woman arms crossed welcoming

Welcome to SubscriptionMaker.net!

Welcome to the launch of SubscriptionMaker.net! This website was started to help makers achieve the economic stability that subscription services have to offer. There’s no way that alternative or contingent work will ever offer the stability that full-time employment does for the majority of people. However, building a business based on recurring revenue comes very close.

The concept for SubcriptionMaker.net came from conversations with a number of very important makerspace developers. Most of these people were concerned with how hard it is for hobbyists to turn their hobbies into viable businesses.

Each case is different. On the other hand, you can understand how traditional business models that value growth above all else may not be right for makers. The reason being that makers want to get paid for doing what they love doing, which is helping people not for their marketing efforts.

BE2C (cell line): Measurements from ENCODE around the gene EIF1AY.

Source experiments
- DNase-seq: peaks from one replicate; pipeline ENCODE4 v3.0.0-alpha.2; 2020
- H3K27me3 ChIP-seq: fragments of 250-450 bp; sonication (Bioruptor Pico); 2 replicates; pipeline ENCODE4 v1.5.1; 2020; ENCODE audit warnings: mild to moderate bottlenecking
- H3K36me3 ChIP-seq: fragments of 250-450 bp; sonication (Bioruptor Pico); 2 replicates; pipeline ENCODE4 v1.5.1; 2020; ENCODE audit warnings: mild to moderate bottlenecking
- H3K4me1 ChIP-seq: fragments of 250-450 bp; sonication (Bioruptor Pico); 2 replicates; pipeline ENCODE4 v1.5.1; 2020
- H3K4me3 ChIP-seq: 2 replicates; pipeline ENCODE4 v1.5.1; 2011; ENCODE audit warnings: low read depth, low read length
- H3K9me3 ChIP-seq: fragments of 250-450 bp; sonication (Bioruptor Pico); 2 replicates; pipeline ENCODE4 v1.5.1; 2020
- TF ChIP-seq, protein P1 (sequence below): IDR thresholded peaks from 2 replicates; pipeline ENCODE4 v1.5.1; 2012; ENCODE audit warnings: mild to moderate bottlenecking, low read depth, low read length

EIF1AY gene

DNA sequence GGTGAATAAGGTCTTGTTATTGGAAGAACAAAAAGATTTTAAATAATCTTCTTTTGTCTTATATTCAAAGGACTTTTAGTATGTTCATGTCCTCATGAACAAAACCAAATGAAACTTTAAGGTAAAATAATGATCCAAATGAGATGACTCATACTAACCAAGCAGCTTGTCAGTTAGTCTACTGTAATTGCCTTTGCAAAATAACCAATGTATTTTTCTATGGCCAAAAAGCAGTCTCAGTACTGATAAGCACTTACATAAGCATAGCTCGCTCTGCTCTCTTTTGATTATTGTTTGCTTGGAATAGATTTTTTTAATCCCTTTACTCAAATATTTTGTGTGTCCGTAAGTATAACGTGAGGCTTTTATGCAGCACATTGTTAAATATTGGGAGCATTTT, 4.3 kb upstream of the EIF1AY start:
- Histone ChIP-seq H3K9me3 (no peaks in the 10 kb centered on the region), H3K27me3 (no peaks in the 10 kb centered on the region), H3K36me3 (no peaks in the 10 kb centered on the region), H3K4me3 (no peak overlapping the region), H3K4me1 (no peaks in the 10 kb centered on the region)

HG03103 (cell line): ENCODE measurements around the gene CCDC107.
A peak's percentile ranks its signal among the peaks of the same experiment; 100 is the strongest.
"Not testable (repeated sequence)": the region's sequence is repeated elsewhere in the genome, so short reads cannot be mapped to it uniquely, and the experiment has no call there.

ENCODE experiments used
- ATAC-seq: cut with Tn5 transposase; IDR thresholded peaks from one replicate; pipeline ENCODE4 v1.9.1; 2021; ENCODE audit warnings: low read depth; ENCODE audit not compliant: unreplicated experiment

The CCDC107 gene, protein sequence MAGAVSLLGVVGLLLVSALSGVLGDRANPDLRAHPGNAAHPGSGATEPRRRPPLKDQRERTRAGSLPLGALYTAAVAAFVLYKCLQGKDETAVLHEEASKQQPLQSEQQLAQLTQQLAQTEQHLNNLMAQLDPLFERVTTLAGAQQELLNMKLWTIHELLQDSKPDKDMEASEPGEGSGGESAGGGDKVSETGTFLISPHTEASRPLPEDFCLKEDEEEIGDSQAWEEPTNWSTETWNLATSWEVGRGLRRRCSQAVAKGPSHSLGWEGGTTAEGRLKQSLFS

In a future post, we will talk about why we use the term “maker” and exactly who we are talking about when we use it. We will also spend some talking about the maker movement and the great debt we owe these pioneers in economic disruption.

Full disclaimer, I am not an expert in designing subscription services. I am an enterprise architect. I am more comfortable talking about the impact of technology on transnational corporate strategy. However, I can build a website and I am familiar with a lot of the new technologies (read as cheap technologies) needed to produce subscription services.

So, we’ll start our conversations with these things in mind and see how far we get. Further, I am not above talking with people who know a lot more about subscription services and membership sites than I do. The idea is to start a conversation in which everyone benefits.

Conclusion

Success as a subscription maker all comes down to substantive conversations that move you closer to satisfying your customer’s needs — not academic debates by people who pose as experts. We will celebrate the everyday conversations of people just trying to figuring things out.

Zachary Alexander